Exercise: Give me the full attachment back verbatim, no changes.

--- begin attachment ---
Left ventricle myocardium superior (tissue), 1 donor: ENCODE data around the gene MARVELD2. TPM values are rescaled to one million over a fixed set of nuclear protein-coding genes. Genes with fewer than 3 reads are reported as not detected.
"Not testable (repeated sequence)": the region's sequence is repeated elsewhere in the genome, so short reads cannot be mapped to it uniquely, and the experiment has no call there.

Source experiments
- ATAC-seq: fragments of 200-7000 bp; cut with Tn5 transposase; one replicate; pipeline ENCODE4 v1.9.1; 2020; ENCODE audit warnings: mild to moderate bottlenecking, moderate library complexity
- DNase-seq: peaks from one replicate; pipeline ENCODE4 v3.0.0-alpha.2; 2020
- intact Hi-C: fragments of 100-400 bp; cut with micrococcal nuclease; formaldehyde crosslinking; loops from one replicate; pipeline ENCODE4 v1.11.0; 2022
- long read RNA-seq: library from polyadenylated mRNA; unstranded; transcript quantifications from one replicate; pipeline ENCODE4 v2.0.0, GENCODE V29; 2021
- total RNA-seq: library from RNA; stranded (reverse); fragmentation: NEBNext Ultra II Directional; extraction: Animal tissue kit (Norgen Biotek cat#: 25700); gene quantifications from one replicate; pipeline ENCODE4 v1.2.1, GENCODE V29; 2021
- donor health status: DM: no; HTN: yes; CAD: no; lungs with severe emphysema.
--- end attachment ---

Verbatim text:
Left ventricle myocardium superior (tissue), 1 donor: ENCODE data around the gene MARVELD2. TPM values are rescaled to one million over a fixed set of nuclear protein-coding genes. Genes with fewer than 3 reads are reported as not detected.
"Not testable (repeated sequence)": the region's sequence is repeated elsewhere in the genome, so short reads cannot be mapped to it uniquely, and the experiment has no call there.

Source experiments
- ATAC-seq: fragments of 200-7000 bp; cut with Tn5 transposase; one replicate; pipeline ENCODE4 v1.9.1; 2020; ENCODE audit warnings: mild to moderate bottlenecking, moderate library complexity
- DNase-seq: peaks from one replicate; pipeline ENCODE4 v3.0.0-alpha.2; 2020
- intact Hi-C: fragments of 100-400 bp; cut with micrococcal nuclease; formaldehyde crosslinking; loops from one replicate; pipeline ENCODE4 v1.11.0; 2022
- long read RNA-seq: library from polyadenylated mRNA; unstranded; transcript quantifications from one replicate; pipeline ENCODE4 v2.0.0, GENCODE V29; 2021
- total RNA-seq: library from RNA; stranded (reverse); fragmentation: NEBNext Ultra II Directional; extraction: Animal tissue kit (Norgen Biotek cat#: 25700); gene quantifications from one replicate; pipeline ENCODE4 v1.2.1, GENCODE V29; 2021
- donor health status: DM: no; HTN: yes; CAD: no; lungs with severe emphysema.